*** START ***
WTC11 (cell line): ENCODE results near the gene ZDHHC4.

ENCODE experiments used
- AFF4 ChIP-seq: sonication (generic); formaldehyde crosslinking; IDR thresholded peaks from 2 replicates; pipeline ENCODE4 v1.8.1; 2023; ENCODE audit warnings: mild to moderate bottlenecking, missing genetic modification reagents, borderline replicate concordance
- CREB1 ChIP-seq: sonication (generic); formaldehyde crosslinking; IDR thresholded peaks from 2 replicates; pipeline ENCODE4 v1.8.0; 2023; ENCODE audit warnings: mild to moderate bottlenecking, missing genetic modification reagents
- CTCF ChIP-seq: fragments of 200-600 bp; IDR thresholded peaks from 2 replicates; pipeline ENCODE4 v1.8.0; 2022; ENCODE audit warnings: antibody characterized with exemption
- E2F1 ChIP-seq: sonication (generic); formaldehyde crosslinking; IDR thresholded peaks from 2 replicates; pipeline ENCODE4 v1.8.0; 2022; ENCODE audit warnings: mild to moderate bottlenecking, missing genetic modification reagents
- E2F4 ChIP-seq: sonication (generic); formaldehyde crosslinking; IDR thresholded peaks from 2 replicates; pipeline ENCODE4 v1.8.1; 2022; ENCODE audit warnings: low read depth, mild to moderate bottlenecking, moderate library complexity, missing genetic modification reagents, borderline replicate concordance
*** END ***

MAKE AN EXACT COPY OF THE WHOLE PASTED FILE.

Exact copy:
WTC11 (cell line): ENCODE results near the gene ZDHHC4.

ENCODE experiments used
- AFF4 ChIP-seq: sonication (generic); formaldehyde crosslinking; IDR thresholded peaks from 2 replicates; pipeline ENCODE4 v1.8.1; 2023; ENCODE audit warnings: mild to moderate bottlenecking, missing genetic modification reagents, borderline replicate concordance
- CREB1 ChIP-seq: sonication (generic); formaldehyde crosslinking; IDR thresholded peaks from 2 replicates; pipeline ENCODE4 v1.8.0; 2023; ENCODE audit warnings: mild to moderate bottlenecking, missing genetic modification reagents
- CTCF ChIP-seq: fragments of 200-600 bp; IDR thresholded peaks from 2 replicates; pipeline ENCODE4 v1.8.0; 2022; ENCODE audit warnings: antibody characterized with exemption
- E2F1 ChIP-seq: sonication (generic); formaldehyde crosslinking; IDR thresholded peaks from 2 replicates; pipeline ENCODE4 v1.8.0; 2022; ENCODE audit warnings: mild to moderate bottlenecking, missing genetic modification reagents
- E2F4 ChIP-seq: sonication (generic); formaldehyde crosslinking; IDR thresholded peaks from 2 replicates; pipeline ENCODE4 v1.8.1; 2022; ENCODE audit warnings: low read depth, mild to moderate bottlenecking, moderate library complexity, missing genetic modification reagents, borderline replicate concordance